Rather: contrary to the nomadic spirit proper to ethics--of being an ever-ready exile-- of stepping out when called-- she had her affections rooted too deeply in the past--had fetishized the familiar--a failing emblemized by her fate--being turned, not into something 'immovable', but into a preservative, in mocking tribute to her unfortunate conservatism. Thus her failing--her sin-- was NOT in being "post", but in refusing to move on--in refusing to be 'post' enough--in refusing the velocity and improvisation ethics requires. She was 'called out'--heard the "Who will go?" and, instead of issuing an immediate 'here am I!' hesitated--fatally.

On this reading, it is not looking back that's the problem--e.g. it's not a problem that, say, a people remember their time in slavery, or still consider this experience 'definitive'. The problem would arise only when they--or anyone-- turn back with more than their heads--the problem is when they look, AND 'in their hearts, turn back to Egypt'

Monica said...

There's a midrash that tells us that the reason Lot's wife looked back had nothing to do with her affection for the city. Rather, she was torn between her desire to move forward with her husband, and her love for the two daughters she had left behind. I have always seen her decision to look back as the more ethical decision. I venture to say that if I knew that my two daughters were burning to death behind me...I also would look back. Of course, this is a lesser known midrash on the story, but it's my favorite. She wasn't turning back to Egypt, so to speak; she was turning toward the family she was being forced to leave behind. I appreciate her inner conflict here, much more than I would appreciate a story that depicted her as staunchly moving forward with no regard for her daughters.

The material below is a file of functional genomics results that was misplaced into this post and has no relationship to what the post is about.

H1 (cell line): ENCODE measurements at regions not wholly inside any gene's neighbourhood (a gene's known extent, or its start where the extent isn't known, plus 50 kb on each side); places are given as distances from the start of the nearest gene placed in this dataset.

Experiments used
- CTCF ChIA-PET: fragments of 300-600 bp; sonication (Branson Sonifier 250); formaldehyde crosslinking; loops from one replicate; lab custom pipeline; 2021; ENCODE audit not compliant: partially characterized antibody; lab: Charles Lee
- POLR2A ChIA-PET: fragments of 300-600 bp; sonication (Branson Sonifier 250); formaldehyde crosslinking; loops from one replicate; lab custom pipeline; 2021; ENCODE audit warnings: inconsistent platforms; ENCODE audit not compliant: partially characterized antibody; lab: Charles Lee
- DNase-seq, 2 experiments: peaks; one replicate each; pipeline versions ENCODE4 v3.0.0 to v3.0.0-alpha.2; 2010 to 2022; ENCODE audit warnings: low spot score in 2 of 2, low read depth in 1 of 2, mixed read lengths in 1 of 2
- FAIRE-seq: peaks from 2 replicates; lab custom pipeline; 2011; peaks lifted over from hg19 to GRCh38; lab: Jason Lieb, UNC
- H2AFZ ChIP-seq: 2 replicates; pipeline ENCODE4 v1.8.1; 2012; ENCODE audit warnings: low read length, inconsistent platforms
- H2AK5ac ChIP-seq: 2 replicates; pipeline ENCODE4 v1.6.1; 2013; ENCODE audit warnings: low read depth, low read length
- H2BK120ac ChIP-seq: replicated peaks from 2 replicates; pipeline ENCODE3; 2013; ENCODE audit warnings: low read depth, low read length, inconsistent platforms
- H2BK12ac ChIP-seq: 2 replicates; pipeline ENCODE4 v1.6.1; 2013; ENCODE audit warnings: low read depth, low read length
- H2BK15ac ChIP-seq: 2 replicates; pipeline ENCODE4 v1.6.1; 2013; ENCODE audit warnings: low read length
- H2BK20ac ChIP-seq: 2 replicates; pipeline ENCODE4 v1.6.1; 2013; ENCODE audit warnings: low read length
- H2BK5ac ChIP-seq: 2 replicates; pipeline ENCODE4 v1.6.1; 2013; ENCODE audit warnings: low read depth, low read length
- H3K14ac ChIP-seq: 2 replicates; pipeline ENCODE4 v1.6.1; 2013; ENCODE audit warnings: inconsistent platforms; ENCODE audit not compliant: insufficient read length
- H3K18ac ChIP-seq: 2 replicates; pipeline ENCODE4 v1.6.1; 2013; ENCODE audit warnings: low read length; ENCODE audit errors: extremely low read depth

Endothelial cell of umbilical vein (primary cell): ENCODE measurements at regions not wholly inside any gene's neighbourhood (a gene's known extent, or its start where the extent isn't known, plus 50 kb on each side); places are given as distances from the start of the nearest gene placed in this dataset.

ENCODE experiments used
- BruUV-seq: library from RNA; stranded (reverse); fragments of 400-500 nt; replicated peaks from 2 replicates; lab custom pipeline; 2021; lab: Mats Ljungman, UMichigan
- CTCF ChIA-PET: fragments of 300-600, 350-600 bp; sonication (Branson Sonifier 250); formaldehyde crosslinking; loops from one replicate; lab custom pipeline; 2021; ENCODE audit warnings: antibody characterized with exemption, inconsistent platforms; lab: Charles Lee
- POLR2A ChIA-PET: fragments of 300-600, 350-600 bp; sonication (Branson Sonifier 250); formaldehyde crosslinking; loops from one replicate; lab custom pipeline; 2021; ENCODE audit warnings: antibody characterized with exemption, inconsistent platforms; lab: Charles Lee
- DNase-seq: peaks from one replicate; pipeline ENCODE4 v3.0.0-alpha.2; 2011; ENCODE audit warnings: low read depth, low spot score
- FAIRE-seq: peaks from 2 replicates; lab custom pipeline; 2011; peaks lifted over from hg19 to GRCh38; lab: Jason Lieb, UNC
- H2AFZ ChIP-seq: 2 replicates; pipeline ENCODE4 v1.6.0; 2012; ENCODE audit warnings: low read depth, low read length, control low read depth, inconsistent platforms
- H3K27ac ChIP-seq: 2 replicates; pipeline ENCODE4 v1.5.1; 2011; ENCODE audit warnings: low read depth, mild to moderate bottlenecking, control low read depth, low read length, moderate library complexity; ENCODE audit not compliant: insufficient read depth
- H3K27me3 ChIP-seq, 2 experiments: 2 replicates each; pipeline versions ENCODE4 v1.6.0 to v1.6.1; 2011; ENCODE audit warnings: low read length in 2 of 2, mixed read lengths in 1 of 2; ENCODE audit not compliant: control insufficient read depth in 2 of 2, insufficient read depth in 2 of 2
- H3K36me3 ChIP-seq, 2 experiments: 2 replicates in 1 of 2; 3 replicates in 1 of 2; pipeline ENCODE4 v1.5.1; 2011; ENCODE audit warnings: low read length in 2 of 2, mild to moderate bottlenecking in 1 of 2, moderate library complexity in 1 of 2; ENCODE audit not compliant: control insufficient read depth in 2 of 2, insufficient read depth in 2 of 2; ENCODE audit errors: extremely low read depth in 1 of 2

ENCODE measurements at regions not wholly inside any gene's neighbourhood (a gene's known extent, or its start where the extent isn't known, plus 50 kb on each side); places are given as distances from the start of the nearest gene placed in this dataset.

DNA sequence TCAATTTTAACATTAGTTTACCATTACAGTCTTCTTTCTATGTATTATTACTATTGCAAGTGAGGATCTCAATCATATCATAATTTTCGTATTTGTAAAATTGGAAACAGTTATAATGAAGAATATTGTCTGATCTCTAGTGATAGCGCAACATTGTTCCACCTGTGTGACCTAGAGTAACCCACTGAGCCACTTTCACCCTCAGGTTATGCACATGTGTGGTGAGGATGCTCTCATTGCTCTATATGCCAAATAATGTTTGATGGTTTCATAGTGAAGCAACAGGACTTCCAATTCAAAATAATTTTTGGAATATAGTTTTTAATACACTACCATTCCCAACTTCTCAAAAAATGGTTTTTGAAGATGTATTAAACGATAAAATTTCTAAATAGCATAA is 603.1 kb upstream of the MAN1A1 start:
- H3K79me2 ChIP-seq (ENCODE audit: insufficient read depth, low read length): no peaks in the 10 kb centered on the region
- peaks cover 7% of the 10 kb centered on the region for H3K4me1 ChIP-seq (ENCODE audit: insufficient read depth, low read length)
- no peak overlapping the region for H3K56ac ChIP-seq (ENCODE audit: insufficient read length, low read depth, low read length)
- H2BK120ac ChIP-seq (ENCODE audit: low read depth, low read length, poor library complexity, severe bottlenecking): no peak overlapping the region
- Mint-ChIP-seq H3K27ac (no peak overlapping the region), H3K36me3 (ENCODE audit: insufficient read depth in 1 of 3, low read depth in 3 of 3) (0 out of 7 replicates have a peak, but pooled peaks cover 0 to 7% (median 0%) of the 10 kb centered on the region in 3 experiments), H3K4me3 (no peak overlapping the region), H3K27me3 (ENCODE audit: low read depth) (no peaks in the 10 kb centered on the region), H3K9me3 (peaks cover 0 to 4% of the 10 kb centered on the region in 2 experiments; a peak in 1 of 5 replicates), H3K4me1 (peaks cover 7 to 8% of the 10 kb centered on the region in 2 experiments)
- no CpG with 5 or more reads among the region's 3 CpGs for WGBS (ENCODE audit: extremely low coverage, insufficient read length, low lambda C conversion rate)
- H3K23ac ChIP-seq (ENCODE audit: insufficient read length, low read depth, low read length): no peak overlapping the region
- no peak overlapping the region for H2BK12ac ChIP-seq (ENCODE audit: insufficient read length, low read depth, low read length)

Of course, this reading detracts somewhat from the way I use the story to enhance my argument, but still. I guess the point is that the traditional reading of Lot's wife--that she gazes back longingly on the tragedy--is a kind of metaphor for what we seem to do. But, as my alternative reading of the story suggests, perhaps the reasons we "look back" too often are as nuanced as Lot's wife's reasons.

Casey said...

Good stuff as usual. I'm in an Emerson frame of mind, though, so I took issue right from the start with your stylistic "we" -- or if you insist on "we-ing" me, then I dissent from the deterministic vision you describe.

In fact, doesn't Emerson address just such a complain at the beginning of "Nature": "Our age is retrospective. It builds sepulchres of the fathers. It writes biographies, histories, and criticism. The foregoing generations beheld God and nature face to face; we, through their eyes. Why... ?"

And I know Emerson can sort of wash over a serious person, but he understands and sort of escapes from your notion that identity is contingent on having a past--by saying, to hell with identity (unless of course, you have a perverse preference for the kind of suffering that comes from insisting on identity in this manner?).

Maybe it's time we all study the Greeks or the Renaissance or even Dadaism again, rather that Virginia Tech, The Holocaust, and 9/11?

"Finish each day and be done with it. You have done what you could; some blunders and absurdities have crept in; forget them as soon as you can. Tomorrow is a new day; you shall begin it serenely and with too high a spirit to be encumbered with your old nonsense."

That's from Ralph too. :)